Remember when you saw the first animated hand drawing graphs and pictures on a whiteboard while a voice over explained what was happening. It was effective right? It really drew you in. For the next 2 years at Bigfish, we received calls to do the 'drawing hand whiteboard animation thing'. Often we talked the client out of it with more original solutions. Sometimes we gave in and just did them. I mean they did work for a long time. Finally, I think we've seen the last of them.
Are We Sick of Explainer Videos?
Now it's mostly clean, vector characters, graphs and objects playing out numerous scenarios while we listen to a friendly voice explain the company's services. Oh and of course the right music track to keep it warm, light and fluffy. There's even companies setup solely to churn out explainer videos as fast and cheap as possible. And if you really want to save money, there's software that does it for you. But how long will this be effective? How long does it take for us to become numb to a style of execution? And what's next?
If you're Google and price isn't a consideration you can do things like this.
In this Google example, there's clever use of small sections of cel or frame by frame animation to move the characters through 3D space. This transports you rather than always looking at a 2D environment. The illustration is also simple and smart. You're using characters to represent your people or your audience, or both. So the design is super important. Shitty, rushed design makes your product look cheap. It can also look too much like a kids cartoon.
OK you're not Google, and don't have their budget. But that doesn't mean you're necessarily limited to a cookie-cutter approach. In 2009, Dropbox raised US $48,000,000 with this lo-fi vid.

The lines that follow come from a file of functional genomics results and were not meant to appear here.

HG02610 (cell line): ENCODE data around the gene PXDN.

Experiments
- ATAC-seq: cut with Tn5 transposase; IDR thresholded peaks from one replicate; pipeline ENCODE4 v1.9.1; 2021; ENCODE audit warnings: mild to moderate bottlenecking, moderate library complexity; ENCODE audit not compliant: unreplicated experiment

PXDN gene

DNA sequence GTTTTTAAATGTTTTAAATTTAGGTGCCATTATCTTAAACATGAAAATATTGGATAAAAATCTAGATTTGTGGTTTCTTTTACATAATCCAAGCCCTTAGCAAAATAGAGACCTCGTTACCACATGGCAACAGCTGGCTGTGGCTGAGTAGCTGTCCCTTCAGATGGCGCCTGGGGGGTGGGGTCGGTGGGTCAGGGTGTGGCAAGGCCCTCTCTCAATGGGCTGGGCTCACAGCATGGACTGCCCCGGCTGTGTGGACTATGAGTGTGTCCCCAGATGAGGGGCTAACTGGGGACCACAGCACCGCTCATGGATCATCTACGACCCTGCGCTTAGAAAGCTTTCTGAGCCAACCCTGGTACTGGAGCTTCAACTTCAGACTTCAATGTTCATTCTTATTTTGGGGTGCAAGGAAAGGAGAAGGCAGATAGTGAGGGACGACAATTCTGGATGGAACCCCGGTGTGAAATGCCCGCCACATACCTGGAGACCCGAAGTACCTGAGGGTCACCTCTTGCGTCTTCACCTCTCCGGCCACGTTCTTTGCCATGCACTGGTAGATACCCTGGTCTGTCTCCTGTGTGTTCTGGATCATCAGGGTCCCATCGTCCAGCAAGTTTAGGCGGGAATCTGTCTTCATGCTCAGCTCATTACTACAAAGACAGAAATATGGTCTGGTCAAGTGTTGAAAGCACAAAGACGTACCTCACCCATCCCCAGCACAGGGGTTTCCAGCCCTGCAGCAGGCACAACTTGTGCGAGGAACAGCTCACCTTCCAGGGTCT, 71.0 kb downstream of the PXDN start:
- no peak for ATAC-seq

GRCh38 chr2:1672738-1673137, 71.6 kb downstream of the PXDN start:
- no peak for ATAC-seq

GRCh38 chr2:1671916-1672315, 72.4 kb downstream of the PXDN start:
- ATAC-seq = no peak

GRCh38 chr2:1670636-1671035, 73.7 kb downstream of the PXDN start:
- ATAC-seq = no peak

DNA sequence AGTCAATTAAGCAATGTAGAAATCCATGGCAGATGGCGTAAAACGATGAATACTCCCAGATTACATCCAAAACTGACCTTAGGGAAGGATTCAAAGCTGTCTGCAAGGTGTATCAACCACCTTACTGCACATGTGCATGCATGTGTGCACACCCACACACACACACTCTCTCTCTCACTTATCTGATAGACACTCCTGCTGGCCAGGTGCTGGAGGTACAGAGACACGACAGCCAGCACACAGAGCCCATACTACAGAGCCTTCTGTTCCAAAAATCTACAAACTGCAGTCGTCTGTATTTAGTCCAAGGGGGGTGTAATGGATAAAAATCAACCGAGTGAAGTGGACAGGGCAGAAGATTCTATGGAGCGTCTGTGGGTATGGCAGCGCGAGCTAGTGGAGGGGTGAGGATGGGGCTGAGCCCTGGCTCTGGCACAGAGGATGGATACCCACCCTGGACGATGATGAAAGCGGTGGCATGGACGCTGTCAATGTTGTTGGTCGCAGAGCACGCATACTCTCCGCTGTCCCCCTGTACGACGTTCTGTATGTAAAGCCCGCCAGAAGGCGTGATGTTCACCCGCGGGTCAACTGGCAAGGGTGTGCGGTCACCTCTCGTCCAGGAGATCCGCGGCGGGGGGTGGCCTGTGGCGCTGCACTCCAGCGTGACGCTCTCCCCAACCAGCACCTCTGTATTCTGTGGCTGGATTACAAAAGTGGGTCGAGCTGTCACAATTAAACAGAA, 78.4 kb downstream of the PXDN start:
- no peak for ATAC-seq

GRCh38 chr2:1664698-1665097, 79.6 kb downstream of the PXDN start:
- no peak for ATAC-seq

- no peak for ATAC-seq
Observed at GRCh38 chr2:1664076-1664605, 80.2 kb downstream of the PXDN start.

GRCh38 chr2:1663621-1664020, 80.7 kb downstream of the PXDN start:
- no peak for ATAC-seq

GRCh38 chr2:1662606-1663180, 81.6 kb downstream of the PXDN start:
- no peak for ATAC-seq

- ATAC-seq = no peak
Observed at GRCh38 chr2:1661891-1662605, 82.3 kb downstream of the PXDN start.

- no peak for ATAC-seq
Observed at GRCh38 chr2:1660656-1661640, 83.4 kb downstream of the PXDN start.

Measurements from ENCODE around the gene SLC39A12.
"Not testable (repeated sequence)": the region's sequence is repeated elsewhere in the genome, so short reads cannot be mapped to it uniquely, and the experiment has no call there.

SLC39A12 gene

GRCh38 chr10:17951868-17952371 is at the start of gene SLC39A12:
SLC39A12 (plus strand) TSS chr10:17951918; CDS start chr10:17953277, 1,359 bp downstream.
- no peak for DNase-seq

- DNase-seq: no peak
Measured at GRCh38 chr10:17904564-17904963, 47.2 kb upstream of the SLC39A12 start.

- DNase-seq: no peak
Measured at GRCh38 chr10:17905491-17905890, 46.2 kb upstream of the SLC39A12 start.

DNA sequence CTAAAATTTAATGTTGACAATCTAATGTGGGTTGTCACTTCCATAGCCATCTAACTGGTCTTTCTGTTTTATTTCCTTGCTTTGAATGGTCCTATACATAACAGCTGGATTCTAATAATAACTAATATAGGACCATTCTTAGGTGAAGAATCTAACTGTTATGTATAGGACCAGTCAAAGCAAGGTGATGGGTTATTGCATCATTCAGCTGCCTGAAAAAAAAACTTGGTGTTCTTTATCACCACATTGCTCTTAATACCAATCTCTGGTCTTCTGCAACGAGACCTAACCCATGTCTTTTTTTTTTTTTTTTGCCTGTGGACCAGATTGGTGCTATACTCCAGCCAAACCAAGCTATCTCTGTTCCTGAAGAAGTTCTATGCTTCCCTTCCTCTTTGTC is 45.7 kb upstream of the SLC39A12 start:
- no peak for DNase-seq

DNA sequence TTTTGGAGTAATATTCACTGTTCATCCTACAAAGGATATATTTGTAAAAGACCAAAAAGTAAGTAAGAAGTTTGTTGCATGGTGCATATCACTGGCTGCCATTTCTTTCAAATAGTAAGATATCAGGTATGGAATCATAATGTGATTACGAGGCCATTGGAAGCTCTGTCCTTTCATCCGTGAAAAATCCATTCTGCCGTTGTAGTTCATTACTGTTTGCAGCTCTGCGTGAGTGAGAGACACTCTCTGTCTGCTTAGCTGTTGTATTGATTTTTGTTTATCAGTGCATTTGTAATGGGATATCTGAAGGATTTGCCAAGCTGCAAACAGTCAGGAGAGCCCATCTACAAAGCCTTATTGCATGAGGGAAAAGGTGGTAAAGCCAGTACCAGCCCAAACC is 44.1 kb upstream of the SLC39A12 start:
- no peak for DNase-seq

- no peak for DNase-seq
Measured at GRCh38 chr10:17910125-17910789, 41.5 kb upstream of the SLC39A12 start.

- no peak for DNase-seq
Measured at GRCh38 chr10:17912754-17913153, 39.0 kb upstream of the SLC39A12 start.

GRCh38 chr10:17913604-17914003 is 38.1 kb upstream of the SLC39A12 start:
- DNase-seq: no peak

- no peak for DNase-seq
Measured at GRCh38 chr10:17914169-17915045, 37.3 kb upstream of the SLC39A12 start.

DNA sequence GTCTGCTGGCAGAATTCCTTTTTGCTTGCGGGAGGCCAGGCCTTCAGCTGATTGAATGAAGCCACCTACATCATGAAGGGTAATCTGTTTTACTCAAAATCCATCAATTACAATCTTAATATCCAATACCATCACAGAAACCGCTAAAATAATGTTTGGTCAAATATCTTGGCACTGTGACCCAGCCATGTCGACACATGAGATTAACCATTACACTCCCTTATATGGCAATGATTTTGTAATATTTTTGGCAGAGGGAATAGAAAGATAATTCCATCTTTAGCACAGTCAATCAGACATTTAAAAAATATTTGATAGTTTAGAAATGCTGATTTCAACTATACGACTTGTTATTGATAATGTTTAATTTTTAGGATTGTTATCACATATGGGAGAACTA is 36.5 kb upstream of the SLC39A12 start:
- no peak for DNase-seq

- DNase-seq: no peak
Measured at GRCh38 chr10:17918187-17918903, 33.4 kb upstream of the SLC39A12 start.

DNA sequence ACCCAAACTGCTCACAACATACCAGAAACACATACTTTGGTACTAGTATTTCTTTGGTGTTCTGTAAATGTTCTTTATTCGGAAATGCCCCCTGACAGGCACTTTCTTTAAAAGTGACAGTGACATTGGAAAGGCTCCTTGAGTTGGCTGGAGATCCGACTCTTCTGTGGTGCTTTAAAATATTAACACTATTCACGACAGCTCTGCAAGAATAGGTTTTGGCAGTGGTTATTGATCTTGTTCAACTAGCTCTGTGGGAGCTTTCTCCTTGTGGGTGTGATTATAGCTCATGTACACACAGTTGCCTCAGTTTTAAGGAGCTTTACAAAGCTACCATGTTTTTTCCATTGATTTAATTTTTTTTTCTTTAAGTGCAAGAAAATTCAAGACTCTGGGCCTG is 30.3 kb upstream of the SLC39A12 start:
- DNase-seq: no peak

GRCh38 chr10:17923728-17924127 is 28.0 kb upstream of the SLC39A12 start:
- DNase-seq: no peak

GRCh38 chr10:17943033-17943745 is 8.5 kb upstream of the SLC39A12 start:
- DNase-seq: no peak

This Dropbox example is a great script. The examples like the 'magic pocket' keep it human, relatable and not too tech. The lo-fi cutout visuals also provide cut-through. They may be verging on stupid but it works coz it adds to the product's offering of simplicity. And most importantly, it was different to what was out there at the time.
Like the whiteboard animations, clients often feel safer in copying a trend. Innovating is seen as being risky. But is it? We're currently bombarded on so many devices, what are our brains looking for? Something that comfortably looks like everything else. Or something different?
And how far do you go?
#Risk reaps rewards
Yes. I know. I love showing off our craziest explainer 'Mr Pipik'. But I love the story. We created Mr Pipik ranting about Global Warming in 2007 and chucked him on Youtube. It went viral, screened at festivals around the world and much, much later in 2013, was discovered by Ogilvy Mather. They pitched him to Orange global to represent one of Poland's biggest telcos 'Nju Mobile'. 6 years on and he's still ranting about their numerous products with over 15 million Youtube view. Why has he lasted? Coz he was different to everything else out there. Very different! Plus Nju Mobile has kept new content flowing ensuring the character has continued to grow, become familiar, and trusted. Even if he does look like a pear with pipe cleaner legs.
Of course not all products suit something this 'out-there'. And more often than not, your product or service just requires an explainer video that's simple and intelligent.
My point is to at least think about the possibilities. Be different. Don't rush. Think about episode 2, or 3. ie How will you keep your audience interested in 6 months, or a year.
'Explainer' is such a simple, straight term. But is it?